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Spicer rips media for Trump-Putin fury than half of Americans disapprove of Trump’s job in Finland

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Media condemn Trump-Putin-presser

Criticism comes from the left and the right.

President Trump, the former press spokesman Sean Spicer acknowledged on Sunday that his former boss should have been faster in the clarification of his comments during a summit with Russian President Vladimir Putin last week over Moscow’s meddling in the 2016 presidential elections, but the fault of the media for blowing the issue out of proportion.

Speaking of Howard Kurtz on Fox News’ “media hype” on Sunday, Spicer said that Trump had said, he fumbled his words when he appeared to side with Putin, and cast doubt on U.S. intelligence conclusions about the Russian interference, added, however, that Trump had spoken in the past, very clearly about Russian hackers.

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“I think the Problem is the degree and the intensity with which they went after him,” Spicer said of the media. “There’s this anger from the media was that a lot of people thought that you had to react.”

Spicer added: “the Majority of Republicans, most Americans are glad he did.”

While Spicer that half of the Americans is not true that the majority of Republican voters across the country approve of trump dealing with the summit in Finland, Putin, the latest polling shows.

According to a Washington Post-ABC News poll released on Sunday, 50 percent of Americans disapprove of how the President dealt with his summit with Putin, with just 33 percent approve. The question to trump, casting doubt on U.S. intelligence services in relation to the Russian intervention, the number jumped to 56 percent opposed to approve and only 29 percent.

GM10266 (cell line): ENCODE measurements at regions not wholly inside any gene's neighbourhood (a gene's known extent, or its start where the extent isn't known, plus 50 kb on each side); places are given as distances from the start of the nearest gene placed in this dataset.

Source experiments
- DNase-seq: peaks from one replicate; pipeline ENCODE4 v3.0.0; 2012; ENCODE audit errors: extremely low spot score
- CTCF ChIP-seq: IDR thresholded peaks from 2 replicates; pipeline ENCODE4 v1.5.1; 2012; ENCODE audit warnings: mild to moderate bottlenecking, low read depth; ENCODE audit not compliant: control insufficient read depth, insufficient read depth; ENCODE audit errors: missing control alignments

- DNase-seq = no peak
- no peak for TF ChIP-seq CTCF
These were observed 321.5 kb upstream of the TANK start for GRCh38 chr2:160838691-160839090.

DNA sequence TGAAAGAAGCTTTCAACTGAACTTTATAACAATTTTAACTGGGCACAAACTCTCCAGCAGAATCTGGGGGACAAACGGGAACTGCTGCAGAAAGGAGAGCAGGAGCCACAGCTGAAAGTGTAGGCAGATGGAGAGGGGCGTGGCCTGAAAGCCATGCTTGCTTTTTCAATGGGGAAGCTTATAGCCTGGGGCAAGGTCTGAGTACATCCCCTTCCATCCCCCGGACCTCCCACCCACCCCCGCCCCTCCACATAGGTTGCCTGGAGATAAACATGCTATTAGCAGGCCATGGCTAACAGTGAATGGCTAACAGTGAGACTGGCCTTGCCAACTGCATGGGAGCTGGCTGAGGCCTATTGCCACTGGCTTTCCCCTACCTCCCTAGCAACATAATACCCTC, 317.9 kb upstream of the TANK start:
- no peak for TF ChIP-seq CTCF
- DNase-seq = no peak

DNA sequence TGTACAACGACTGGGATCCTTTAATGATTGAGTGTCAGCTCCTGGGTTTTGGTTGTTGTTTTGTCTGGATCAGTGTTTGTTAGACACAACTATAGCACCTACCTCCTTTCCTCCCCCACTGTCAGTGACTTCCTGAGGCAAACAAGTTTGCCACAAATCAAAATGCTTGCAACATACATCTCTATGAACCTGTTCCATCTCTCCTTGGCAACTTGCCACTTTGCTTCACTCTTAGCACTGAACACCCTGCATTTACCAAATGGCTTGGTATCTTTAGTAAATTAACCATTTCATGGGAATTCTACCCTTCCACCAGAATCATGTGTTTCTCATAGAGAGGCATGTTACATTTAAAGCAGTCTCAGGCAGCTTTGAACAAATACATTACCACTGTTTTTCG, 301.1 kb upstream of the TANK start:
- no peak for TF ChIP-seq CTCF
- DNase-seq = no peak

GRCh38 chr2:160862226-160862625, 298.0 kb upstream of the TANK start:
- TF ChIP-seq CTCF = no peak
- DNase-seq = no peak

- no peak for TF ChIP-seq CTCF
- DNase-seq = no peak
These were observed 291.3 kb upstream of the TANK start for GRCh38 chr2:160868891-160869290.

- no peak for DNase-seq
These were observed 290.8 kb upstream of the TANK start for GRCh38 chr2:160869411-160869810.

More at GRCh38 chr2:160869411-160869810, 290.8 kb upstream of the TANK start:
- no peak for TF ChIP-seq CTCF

Trump’s public doubts as to the blame Russia for disruptions in 2016 — to clarify if he tried “” his remarks a day later — triggered cross-party condemnation in Washington and resolved to seek congressional lawmakers to toughen sanctions against the longtime US foe.

By the time Trump came back to the United States, the parade of the critical comments was to a stampede, leaving the President of the most isolated, he would be in the White house since last year, the controversy over white supremacist protesters in Charlottesville.

Trump waited 27 hours, and five sent a tweet and sat there for two TV interviews after his first comments, in Helsinki, before you claim, he would be interference from a confusing “double negative” and mean “would” instead of “not” in a key sentence at his press conference about who was responsible for the choice.

“The sentence should have been: I see no reason why I would — not or why it would not be Russia”, the President said on Tuesday before a meeting with Republican members of Congress.

The next day brought a fresh challenge. Trump appeared to answer “no” to a reporter s whether Russia was targeting the United States, to say, While hours later, press Secretary Sarah Sanders was born Trump had simply tried to put an end to the questioning, by saying “no”, although he continued to discuss, to Russia.

And Sanders created a fresh headache for the administration, as you said, the White house was still reviewing a proposal from Putin to the access of Russian law-enforcement authorities to the Americans, which the Kremlin accuses of unknown crimes, in return for US access to the interrogations of the Russian agents for their alleged roles in a interference in the election of 2016. The State Department refused, however, to the proposal, the Trump days before, had been the “incredible offer as “absurd.”

In spite of the cleaning within the ring road to Helsinki, the new survey suggests that it has done little to shift attitudes towards trump. In the average of recent polls compiled by Real Clear politics finds that nearly 53 percent of Americans disapprove of the President, compared to just over 43 percent approve.

President Barack Obama saw 46 percent of Americans with
favorable views of him at the same point in his presidency, in July 2010, while 46 percent disapproved. Similarly, 69 percent of Americans approved of President George W. Bush in July 2002, while 24 percent disapproved.

The Associated Press contributed to this report.

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